The majority of orders a screen print shop gets is for black or dark t-shirts. Often, the customers want a bold white or vibrant colors to really pop off the dark colored garment. As a printer, one easy way to get this vibrancy is to flash cure a white underbase. “Flash curing” is also referred to as “spot curing.” Flash curing uses a Flash Dryer to dry just the top of your white ink underbase before printing the desired color on top. You can also spot cure between printing different colored inks when screen printing a multi-color job and are worried about the colors muddling to much. The majority of shops use flash curing so knowing the “How To” is an important screen printing skill.
Flash curing when printing wet ink on top of wet ink allows the base layer of plastisol ink to dry to the touch before printing on top of it. You should be able to lightly touch the ink with no transfer onto your finger. Doing this keeps your second layer from smearing and improves the vibrancy of your color print. Primary, you will flash cure garments when:
- You are screen printing a dark t-shirt with a white underbase. To flash cure plastisol ink properly: Print your white underbase, flash the print, and then print the color on top.
- You are screen printing multiple colors. To flash properly: After printing your plastisol ink wet-on-wet, flash your print, then print your remaining color(s) on top.
The need to flash cure and at what time and temperature to flash vary depending on the ink and type of garment you are printing on. Different t-shirt inks need different times and temps. Not only do you have to take your plastisol ink choice into consideration, but different shirt material reacts differently to heat. For example, cotton and polyester blends are pretty durable when it comes to flash dryer heat. However, t-shirts made out of lycra or tri-blends could have limitations on how much heat they can handle without becoming distorted on-press. Nylon jackets and other wicking or dry-fit material often present the most flashing challenges.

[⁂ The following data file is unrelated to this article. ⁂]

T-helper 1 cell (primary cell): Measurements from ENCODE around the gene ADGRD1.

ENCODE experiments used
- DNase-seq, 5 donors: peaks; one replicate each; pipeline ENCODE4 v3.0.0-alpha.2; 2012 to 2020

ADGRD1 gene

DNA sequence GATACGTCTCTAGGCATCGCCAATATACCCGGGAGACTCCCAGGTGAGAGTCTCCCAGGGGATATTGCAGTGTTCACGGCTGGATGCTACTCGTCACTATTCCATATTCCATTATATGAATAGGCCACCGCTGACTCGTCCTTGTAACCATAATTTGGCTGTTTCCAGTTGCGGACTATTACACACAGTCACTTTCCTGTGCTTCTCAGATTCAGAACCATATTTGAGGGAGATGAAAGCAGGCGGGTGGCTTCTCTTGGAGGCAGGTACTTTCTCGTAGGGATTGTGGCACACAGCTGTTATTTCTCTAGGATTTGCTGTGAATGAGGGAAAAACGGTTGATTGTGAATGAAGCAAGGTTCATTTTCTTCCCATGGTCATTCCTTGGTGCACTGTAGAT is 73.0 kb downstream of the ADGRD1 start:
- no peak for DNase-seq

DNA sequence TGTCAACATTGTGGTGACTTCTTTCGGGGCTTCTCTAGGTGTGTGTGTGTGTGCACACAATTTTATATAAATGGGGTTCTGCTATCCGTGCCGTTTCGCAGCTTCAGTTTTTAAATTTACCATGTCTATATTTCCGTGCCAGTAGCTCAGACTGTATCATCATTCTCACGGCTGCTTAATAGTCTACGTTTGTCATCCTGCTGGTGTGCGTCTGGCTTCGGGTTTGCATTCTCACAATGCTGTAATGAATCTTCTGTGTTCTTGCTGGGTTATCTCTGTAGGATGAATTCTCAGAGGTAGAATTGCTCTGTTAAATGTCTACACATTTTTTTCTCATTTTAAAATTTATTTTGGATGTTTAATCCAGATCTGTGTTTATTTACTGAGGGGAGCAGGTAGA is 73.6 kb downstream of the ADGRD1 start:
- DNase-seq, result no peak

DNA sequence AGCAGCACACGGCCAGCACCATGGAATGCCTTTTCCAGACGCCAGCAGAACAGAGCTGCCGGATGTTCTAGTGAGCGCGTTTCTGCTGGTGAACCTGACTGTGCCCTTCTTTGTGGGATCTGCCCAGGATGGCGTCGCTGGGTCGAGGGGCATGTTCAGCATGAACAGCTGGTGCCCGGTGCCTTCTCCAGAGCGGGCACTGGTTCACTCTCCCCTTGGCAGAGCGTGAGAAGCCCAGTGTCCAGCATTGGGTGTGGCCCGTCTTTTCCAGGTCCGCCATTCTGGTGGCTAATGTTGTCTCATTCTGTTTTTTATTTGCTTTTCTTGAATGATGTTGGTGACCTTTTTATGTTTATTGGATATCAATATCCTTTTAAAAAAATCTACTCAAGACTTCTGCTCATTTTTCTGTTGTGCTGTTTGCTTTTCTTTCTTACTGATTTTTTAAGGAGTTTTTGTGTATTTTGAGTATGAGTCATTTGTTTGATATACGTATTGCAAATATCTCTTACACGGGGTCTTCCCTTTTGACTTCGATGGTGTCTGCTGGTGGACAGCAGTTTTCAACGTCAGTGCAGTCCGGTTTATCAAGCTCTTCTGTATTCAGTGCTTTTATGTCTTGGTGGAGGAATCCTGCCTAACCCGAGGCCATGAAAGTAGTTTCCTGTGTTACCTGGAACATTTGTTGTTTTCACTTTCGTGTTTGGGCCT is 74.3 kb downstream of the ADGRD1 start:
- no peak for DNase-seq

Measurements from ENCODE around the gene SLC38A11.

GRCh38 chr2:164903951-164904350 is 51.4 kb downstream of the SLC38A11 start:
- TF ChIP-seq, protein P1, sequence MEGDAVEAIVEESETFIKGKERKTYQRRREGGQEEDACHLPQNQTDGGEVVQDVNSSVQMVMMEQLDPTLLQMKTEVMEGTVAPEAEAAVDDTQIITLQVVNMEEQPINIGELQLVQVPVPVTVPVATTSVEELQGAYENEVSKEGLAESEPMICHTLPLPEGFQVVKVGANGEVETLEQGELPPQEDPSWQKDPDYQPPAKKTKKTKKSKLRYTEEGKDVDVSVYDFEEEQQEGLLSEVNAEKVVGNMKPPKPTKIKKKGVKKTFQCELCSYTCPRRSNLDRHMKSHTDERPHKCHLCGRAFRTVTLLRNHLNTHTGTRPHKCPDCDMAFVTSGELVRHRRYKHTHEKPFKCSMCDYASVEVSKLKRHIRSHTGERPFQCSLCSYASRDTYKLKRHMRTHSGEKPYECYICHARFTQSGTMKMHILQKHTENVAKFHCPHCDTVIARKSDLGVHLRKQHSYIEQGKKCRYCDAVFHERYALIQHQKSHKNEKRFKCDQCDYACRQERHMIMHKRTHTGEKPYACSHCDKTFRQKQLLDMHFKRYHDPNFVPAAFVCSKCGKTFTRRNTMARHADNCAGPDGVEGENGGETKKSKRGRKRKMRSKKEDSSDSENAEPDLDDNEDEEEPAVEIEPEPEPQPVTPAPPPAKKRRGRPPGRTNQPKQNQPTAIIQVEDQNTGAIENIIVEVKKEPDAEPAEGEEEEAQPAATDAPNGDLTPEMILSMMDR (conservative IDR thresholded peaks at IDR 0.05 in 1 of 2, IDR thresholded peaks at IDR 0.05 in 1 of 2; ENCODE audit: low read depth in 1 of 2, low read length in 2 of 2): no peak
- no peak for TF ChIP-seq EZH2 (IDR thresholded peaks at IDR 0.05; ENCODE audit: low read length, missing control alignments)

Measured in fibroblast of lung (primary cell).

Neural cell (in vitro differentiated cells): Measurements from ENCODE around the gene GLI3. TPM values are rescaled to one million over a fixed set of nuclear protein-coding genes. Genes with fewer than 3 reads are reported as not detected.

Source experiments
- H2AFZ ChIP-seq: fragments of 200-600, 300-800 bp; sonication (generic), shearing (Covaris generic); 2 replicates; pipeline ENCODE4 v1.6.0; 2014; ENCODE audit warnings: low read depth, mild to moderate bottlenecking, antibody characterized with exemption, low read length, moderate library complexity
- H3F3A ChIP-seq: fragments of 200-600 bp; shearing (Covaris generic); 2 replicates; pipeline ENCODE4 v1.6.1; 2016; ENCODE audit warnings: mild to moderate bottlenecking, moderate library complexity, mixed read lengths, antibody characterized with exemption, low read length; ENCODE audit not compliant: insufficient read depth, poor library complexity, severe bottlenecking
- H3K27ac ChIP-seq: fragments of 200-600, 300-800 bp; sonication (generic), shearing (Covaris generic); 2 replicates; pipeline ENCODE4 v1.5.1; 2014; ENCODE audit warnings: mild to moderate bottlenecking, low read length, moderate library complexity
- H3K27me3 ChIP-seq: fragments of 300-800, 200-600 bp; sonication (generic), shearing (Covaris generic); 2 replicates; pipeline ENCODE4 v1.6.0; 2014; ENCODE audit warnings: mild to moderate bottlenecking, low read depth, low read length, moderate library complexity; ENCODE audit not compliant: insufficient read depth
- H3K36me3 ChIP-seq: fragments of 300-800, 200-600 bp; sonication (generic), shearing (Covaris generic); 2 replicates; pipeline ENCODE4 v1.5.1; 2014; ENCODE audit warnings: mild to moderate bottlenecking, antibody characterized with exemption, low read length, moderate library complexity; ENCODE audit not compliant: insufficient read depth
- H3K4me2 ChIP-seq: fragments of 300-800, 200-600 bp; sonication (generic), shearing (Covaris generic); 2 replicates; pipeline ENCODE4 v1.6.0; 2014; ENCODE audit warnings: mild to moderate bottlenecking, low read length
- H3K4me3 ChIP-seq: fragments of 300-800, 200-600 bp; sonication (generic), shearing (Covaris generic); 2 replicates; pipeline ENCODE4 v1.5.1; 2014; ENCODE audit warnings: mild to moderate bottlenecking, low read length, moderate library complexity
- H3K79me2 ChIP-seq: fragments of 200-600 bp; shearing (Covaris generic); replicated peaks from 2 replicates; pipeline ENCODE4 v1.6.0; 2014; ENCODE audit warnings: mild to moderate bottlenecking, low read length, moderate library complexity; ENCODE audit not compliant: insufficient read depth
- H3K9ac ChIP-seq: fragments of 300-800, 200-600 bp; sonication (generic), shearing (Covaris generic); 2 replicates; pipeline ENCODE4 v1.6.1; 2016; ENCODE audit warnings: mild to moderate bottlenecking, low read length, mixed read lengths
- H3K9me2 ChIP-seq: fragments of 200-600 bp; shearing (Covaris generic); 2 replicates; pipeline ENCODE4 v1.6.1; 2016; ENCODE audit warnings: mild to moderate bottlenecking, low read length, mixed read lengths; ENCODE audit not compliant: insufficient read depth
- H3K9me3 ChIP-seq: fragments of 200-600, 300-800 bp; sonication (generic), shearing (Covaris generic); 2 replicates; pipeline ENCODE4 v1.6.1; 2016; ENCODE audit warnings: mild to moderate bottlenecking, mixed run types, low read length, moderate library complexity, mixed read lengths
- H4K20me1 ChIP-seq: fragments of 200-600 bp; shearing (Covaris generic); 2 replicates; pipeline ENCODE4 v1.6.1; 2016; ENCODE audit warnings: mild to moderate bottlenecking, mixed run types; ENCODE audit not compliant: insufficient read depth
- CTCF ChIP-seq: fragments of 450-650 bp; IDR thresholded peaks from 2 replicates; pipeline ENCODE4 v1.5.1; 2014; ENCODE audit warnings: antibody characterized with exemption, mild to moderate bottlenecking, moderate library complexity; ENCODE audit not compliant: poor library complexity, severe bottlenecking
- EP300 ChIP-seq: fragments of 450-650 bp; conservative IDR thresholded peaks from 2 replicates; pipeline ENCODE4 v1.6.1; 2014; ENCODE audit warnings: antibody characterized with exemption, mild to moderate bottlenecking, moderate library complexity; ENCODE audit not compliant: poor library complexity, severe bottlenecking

Tips to ensure you are flash drying your t-shirts properly:
Mesh count for your underbase should allow you to print the thinnest layer possible.
Your white underbase is the most important layer to flash cure. It also should be your thinnest layer of ink, which can make it difficult to gel, but not cure.
Preheat your platen and ink. Your platen should be around 145 degrees and the ink should be around 90 degrees. If you properly pre-warm your platen and ink, you will only need to raise the temperature of the underbase another 40 degrees or so.
Time your flashes accordingly. Set your flash cure cycle to begin as soon as your press begins to index and reduce times until the peak of the flash happens right before the platen is under it. This will give you that 40 degree temperature bump needed, and drastically cut down on garment scorching, and over-flashing.
Knowing how to properly flash cure and understanding its advantages and weaknesses helps increase production speed, limit product damage, and give you a better print. Understanding how to flash dry, when to flash and why you are flashing will help improve your screen print quality. Better quality leads to happier customers and repeat business.